eLister Pro: Good, Bad, or Scammy?
Everyone knows that eBay can be a pain to organize and work with. It can literally take hours and hours of your life to just set up proper listings. The task is simply time consuming, and the old saying “time is money” is especially true for most hardcore sellers on eBay. Having a bulk of items to sell is great strategy to profiting some money, but sometimes it is discouraging to actually set up all of those listings in such short amount of time. A program that has been floating around the internet is called eLister Pro—not to be confused with eList Pro, which is an email application—that promises to shorten your listing needs into a matter of seconds. Sounds too good to be true, but still it has a lot of movement online. So one can’t help but wonder what it’s all about. There are plenty of reviews and all seem positive, but nothing is perfect. The following content will be based on purely critical reviewing if eLister Pro works as advertised or if it’s just a big pile of donkey doo.
The internet is filled with scam offers, so what exactly does eLister Pro do?
Well, apart from the obvious of listing all your items in matter of seconds is one perk it boasts. Other abilities are it customizes and enhances the aesthetics to a professional look to your listings. It also allegedly offers eBay training, which just means it teaches you how to use eBay effectively to earn more by selling. Doesn’t sound too bad once you think about it, but really one has to wondering why it took so long for something like this to even emerge from the minds of inventors. We’re living in a world of digital devices that can start up cars for us through the use of an app, but I digress. The program basically guarantees that it’ll make life easier if things got done in seconds (about 90 seconds). Taking the software for a test run comes at a cost, which is hard enough to find exactly how much it’ll cost unless you’re willing to risk in trying it out for yourself. Additionally, the program was created by three individuals that apparently have immense success in eBay by using the very program they invented, yet digging deep into the World Wide Web reveals that these individuals are not as prominent members in the eBay niche of successful sellers. Possibly the advertisement is simply that, advertisement.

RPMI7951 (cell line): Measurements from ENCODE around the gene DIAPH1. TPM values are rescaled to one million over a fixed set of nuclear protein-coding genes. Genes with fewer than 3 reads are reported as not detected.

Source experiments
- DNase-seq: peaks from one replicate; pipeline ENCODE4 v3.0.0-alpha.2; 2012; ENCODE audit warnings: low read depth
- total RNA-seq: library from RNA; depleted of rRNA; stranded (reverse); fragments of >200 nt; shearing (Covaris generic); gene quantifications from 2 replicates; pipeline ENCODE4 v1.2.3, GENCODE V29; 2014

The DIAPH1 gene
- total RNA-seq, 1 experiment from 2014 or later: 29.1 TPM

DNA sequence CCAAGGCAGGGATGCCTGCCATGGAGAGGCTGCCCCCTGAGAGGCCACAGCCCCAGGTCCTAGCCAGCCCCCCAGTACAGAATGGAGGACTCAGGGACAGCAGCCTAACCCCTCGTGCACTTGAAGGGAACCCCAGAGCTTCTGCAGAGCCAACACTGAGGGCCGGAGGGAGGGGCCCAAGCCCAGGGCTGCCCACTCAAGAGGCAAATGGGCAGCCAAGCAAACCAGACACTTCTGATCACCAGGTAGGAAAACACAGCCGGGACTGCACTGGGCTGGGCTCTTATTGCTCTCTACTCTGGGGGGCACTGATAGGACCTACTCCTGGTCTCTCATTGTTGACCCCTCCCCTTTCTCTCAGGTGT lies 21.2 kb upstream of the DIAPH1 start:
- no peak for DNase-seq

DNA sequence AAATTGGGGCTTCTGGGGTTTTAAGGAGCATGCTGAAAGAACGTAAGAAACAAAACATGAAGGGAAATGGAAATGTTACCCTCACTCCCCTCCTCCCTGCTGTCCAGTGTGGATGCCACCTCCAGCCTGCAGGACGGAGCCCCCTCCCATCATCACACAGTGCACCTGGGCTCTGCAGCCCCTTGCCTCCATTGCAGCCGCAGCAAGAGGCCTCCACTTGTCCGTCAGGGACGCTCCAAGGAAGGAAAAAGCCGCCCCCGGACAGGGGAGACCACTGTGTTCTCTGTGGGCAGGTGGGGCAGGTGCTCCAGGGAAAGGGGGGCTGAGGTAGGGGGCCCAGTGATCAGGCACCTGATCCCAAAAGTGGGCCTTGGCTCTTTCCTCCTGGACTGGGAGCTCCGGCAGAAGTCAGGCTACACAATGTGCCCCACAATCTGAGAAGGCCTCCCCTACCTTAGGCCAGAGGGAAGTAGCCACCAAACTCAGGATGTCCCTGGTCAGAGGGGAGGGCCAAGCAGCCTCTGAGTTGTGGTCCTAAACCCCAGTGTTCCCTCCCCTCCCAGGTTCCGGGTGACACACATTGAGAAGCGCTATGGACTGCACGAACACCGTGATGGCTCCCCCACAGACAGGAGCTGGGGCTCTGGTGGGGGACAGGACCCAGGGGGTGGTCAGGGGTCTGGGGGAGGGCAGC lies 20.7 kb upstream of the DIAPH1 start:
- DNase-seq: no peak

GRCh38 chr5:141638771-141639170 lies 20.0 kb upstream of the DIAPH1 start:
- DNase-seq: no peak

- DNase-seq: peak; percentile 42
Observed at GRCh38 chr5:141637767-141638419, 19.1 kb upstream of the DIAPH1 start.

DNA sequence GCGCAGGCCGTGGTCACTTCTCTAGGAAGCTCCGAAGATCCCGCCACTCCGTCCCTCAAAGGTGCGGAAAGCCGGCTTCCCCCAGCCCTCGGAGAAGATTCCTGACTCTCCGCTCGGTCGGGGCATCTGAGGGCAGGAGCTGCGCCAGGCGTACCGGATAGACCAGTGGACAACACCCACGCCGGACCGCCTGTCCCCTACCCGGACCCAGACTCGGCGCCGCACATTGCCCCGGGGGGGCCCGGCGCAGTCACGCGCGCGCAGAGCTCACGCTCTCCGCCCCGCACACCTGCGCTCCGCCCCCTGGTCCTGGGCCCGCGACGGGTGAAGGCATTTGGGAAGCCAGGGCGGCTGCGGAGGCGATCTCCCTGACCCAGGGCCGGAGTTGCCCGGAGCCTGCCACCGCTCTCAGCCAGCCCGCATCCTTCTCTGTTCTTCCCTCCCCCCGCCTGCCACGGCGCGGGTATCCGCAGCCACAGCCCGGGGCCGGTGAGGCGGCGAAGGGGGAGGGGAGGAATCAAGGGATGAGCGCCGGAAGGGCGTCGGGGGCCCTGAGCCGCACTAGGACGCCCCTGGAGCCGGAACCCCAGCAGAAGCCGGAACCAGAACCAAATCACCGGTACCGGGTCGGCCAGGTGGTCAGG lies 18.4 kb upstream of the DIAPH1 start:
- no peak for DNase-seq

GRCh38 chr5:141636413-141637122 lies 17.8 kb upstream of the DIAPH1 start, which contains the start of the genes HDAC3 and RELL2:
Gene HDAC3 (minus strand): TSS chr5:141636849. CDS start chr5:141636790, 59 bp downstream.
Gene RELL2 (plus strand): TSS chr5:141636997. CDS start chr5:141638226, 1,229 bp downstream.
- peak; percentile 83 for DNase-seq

Taking a peek at the product’s website, it has the makings of a shady looking website that you pay someone to do overnight; with social media photos of people that claim to have “used” the product and have had tremendous success by utilizing it on their own business endeavors. Plus there is an obvious “guaranteed 100% satisfaction” stamp of approval next to eBay logos that claim it is compatible with the famed auctions site.
The product itself is used through monthly membership payments $19.99 and a $1.00 7 day trial. That’s a pretty strange offer, why would anyone want to pay anything to test a product, might as well just sell it at full price. Much like Microsoft does with their programs. Anyway, it promises a lot of guaranteed abilities and “much more.” One noteworthy mention about this product is that until recently this month, eBay had not approved the software for any viable usage on their website.
Practically because using eLister seems to duplicate content that is basically dumped into HTML coding that eBay’s own bots won’t crawl properly, and if anyone knows, crawling bots help rank up people’s status on eBay. For some reason eLister Pro doesn’t do that. In fact, it seems to lower it.
So is it a scam?
Not necessarily, it does cut down the work for listing, but it won’t let you rank up. It does make pretty nifty customizations; it might be ambiguously approved by eBay, maybe. So using it with an uncertain explanation if it can be used in accordance with eBay’s terms is a risk because it might get your account banned and you’re out of $20 or more. Lastly the training is pretty standard stuff that you can most likely find for free online. The best solution if anyone is willing to try this product is to use it for the organization set up and insert the HTML code yourself afterwards, then avoid using it to automatically implement it with eBay at all.